Flower (usually some form of the kindred roots צוּוֹ and נָצִוֹ, to glitter, and hence to blossom; Sept. and N.T. ἄνθος), a generic term, not designating any particular species. — Flowers grow in great variety and abundance in Palestine, and from the month of January to May the groves and meadows are adorned with the blossoms of different species of wild plants. Travellers have noticed different species of anemone, ranunculus, crocus, tulip, narcissus, hyacinth, lily, violet, aster, pink, iris, asphodel, daffodil, crowfoot, wind-flower, willow-herb, hyssop, dragon-wort, periwinkle, squill, the spiked veronica, white clover, and a flower resembling the hollyhock, and several others, which, by their variety and multitude, perfume the air, and yield a very lovely prospect. The rose of Sharon, which is not properly a rose, but a cistus, white or red, grows abundantly; also the rose of Jericho, though not properly so, grows spontaneously, particularly near the Dead Sea and the Jordan. The celebrated henna plant abounds in several places. With the jasmine, as well as with the vine, the people ornament the alleys and the arbors of their gardens. Burckhardt noticed the pretty red flower of the nomen plant, which abounds in all the valleys of Sinai, and is also seen among the most barren granitic rocks of the mountains (see Tyas, Flowers of Holy Land, Lond. n. d.). SEE PALESTINE.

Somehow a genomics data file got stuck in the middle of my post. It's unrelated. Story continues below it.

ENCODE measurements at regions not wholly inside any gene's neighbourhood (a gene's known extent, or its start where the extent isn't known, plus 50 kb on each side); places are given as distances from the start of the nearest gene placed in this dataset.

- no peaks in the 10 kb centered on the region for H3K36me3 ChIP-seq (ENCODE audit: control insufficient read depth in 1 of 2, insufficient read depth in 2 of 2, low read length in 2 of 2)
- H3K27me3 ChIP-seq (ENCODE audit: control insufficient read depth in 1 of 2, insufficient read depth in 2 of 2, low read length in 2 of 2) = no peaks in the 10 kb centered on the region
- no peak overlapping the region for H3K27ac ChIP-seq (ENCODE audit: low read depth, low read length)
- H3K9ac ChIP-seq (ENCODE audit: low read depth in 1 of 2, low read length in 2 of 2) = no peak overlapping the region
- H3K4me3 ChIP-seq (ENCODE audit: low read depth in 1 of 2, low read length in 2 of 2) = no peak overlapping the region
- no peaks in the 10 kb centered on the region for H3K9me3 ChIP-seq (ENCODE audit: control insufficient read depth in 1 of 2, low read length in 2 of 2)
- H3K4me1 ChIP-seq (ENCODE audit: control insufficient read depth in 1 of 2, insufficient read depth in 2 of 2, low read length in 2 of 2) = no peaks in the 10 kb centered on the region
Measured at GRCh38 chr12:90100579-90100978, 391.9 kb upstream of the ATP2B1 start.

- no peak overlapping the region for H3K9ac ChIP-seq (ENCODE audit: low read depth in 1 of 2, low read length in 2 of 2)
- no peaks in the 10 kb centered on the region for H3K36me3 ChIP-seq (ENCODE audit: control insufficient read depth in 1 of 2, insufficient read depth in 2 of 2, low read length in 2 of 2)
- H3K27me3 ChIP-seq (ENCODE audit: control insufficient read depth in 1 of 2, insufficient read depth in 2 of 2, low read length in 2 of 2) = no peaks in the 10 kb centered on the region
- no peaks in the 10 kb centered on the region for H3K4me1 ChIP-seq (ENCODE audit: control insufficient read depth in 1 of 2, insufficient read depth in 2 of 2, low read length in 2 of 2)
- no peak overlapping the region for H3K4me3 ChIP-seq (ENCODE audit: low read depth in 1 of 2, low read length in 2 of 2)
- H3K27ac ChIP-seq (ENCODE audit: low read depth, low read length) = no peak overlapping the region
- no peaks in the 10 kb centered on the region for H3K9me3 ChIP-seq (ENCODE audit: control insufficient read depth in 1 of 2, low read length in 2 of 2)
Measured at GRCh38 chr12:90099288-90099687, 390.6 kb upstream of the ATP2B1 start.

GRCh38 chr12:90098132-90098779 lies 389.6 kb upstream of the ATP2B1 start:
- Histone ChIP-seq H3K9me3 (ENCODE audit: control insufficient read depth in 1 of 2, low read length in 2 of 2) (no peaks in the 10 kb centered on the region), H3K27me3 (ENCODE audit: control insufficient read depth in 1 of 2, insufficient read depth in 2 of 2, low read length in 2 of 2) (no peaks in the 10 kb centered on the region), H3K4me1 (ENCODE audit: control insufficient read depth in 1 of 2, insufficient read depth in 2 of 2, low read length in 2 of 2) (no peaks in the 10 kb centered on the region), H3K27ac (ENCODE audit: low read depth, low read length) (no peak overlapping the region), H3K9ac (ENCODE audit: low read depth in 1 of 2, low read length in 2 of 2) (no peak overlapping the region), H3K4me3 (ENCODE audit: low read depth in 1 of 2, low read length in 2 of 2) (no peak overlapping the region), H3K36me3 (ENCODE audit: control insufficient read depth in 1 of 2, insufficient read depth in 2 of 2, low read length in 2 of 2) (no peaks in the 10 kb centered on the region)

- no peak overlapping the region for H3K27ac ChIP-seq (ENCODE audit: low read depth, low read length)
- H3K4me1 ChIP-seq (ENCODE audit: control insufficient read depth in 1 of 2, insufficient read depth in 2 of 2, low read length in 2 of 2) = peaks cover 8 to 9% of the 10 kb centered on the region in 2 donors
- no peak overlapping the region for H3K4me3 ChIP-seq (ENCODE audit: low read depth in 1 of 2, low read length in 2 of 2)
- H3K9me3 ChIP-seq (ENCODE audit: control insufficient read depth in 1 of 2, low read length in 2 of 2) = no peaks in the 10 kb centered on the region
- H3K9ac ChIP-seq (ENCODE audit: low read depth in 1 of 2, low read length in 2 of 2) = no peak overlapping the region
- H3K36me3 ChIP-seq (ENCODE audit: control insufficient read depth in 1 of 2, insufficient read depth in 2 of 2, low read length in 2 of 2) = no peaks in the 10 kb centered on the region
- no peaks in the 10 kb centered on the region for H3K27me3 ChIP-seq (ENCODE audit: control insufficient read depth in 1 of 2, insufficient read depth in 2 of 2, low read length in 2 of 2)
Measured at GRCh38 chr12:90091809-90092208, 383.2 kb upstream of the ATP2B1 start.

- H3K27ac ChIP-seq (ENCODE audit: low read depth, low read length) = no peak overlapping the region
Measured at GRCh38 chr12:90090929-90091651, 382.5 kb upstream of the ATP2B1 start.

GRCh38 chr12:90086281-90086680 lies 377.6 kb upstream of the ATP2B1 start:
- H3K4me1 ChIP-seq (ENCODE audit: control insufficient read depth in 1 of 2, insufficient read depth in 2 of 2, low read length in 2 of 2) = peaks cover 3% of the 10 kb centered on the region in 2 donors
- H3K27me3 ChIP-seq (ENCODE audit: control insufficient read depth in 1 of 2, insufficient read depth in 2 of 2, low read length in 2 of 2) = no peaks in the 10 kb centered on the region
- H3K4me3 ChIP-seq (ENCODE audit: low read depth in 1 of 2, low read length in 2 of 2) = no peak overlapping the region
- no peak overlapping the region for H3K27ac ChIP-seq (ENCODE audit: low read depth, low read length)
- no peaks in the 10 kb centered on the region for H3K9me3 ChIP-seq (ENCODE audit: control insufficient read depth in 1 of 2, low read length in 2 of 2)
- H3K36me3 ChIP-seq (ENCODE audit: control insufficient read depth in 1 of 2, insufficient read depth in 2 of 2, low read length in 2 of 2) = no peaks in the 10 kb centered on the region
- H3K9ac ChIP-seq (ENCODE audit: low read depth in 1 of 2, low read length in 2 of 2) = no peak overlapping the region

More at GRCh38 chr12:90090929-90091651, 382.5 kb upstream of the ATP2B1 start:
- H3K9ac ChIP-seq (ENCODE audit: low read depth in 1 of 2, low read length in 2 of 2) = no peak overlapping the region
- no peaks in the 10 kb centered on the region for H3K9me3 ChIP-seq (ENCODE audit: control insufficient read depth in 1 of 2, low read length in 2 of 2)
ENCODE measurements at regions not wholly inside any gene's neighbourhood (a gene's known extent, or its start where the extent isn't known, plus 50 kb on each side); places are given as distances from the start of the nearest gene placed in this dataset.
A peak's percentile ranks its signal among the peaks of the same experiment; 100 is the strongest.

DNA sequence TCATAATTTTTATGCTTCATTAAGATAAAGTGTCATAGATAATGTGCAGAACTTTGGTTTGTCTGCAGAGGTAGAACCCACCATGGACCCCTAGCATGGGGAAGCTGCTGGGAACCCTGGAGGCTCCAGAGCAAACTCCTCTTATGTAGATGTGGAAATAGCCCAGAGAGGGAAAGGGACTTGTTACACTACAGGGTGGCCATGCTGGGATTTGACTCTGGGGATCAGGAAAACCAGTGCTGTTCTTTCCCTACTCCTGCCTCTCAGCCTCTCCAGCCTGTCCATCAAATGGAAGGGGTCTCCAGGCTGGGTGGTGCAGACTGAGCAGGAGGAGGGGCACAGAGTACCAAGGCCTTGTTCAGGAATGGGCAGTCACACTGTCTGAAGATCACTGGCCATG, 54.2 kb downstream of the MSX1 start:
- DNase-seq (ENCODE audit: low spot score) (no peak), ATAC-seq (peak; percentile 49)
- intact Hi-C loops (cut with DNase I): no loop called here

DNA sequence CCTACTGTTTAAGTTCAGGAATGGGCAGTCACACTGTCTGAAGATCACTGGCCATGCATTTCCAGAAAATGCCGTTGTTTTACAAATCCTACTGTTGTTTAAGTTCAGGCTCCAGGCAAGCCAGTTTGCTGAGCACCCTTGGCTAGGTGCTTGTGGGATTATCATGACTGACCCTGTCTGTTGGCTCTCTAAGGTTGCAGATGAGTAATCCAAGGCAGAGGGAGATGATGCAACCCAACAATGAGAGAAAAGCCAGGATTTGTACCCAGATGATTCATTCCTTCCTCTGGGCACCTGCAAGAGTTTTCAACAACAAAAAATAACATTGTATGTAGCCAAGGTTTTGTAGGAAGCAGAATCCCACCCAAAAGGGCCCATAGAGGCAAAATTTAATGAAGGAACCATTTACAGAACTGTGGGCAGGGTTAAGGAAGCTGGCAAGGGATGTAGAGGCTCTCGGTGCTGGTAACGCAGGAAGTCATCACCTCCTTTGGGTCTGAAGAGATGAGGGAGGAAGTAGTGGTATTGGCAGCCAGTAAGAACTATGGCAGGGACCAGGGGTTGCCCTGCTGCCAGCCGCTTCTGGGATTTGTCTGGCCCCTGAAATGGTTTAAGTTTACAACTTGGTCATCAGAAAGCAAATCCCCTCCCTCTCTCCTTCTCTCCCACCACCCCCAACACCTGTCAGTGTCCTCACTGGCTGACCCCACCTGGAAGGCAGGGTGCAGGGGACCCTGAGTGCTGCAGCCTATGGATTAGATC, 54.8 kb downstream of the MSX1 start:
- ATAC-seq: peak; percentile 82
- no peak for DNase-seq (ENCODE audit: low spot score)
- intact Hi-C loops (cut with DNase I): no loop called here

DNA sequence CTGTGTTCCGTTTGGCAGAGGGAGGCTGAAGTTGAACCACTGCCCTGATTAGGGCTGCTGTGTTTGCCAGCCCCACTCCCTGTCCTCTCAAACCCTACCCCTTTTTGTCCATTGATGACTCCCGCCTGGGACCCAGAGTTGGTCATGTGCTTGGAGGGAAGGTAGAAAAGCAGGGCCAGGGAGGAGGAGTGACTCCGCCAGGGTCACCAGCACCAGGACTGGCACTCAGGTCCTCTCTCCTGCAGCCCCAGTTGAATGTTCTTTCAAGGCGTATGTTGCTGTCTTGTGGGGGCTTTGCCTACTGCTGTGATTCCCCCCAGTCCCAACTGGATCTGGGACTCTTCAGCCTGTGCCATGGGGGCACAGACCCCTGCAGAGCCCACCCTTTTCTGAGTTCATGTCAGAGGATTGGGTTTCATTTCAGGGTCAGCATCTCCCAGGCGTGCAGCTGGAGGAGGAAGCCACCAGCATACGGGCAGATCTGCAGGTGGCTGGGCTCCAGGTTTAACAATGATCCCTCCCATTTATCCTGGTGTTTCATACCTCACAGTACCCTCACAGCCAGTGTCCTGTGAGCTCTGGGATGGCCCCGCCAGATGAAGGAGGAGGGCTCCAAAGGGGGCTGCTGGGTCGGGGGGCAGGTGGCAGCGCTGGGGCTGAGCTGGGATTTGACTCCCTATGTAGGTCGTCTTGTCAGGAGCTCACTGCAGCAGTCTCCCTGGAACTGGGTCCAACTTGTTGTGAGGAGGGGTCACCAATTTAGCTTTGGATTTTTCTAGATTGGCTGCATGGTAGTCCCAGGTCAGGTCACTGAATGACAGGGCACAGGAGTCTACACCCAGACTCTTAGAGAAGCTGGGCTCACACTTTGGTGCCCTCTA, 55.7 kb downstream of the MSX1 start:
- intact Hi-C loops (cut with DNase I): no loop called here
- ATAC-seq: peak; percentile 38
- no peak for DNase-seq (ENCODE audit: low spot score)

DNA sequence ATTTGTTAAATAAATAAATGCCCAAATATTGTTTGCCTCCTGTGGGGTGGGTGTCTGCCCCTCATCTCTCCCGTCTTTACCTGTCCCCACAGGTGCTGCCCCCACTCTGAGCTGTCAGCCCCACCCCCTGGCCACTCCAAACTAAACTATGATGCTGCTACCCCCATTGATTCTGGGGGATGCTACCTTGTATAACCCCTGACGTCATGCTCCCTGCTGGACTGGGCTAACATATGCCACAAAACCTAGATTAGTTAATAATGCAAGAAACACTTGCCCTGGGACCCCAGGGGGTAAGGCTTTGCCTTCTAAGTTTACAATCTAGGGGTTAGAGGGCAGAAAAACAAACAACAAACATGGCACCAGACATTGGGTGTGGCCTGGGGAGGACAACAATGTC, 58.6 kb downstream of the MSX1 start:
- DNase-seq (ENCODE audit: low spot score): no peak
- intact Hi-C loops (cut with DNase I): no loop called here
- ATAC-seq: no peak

Flowers in the Bible are not treated from a scientific point of view. Very few species are mentioned; and, although their beauty is once or twice alluded to in descriptive passages (sometimes under the general terms— "grass," Mt 6:34; Song 2:12; Song 5:13), they are seldom introduced, except in the single pathetic analogy which they afford to the transitory life and glory of mankind (Job 14:2; Ps 103:15; Isa 28:1; Isa 40:6; Jas 1:10; 1Pe 1:24). SEE BOTANY. The ancient Egyptians were exceedingly fond of flowers, and they are often represented on the monuments (see Wilkinson, 1:19, 37, 57, 78, 141, 257, etc.). Gardens גִּנַּוֹת, פִּרדֵס, גִּנַּים, παράδεισοι) were in use among Orients from the earliest times (Ge 13:10); De 11:12, etc.); but, although they were planted with flowers and fragrant herbs (Song 6:2; Song 4:16), often chosen for their beauty and rarity (Isa 17:10), yet they appear to have been chiefly cultivated for useful and culinary purposes (Jer 29:5; Song 6:11; Song 4:13; De 8:8, etc.). SEE GARDEN.